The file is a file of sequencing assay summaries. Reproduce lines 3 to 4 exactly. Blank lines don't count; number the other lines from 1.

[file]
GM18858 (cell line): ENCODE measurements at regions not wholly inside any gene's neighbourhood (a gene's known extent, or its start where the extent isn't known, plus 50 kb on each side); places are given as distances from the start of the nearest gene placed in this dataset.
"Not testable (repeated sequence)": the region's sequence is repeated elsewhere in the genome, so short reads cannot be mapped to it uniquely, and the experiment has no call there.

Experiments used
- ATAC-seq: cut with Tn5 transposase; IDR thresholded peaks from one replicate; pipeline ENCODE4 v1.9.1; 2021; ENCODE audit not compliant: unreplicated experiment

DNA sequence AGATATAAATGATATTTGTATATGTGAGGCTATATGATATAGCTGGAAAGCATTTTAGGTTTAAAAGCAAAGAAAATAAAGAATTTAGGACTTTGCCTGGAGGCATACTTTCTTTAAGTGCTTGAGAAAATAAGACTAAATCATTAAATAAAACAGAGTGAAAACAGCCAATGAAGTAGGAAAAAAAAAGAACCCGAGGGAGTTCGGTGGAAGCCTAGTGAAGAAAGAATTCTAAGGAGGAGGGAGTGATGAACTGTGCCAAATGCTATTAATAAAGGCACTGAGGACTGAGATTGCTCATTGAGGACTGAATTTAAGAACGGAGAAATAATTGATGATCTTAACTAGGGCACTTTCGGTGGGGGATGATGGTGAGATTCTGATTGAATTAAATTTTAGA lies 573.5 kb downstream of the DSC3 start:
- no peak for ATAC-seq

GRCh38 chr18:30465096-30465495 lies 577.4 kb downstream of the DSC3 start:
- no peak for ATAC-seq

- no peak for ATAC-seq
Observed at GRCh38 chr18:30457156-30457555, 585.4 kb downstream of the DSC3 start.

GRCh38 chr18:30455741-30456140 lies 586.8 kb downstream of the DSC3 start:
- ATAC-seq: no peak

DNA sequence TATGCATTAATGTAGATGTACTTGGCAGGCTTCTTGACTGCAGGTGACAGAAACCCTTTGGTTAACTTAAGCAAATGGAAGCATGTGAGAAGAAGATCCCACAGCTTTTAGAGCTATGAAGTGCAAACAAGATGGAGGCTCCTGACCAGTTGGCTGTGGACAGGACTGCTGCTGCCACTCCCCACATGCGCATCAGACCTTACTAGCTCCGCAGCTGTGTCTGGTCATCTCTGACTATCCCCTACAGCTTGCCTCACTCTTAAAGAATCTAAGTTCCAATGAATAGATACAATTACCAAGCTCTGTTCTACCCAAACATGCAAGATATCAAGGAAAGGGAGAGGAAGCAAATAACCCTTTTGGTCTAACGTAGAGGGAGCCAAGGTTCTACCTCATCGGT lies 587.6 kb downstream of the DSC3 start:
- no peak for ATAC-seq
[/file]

Experiments used
- ATAC-seq: cut with Tn5 transposase; IDR thresholded peaks from one replicate; pipeline ENCODE4 v1.9.1; 2021; ENCODE audit not compliant: unreplicated experiment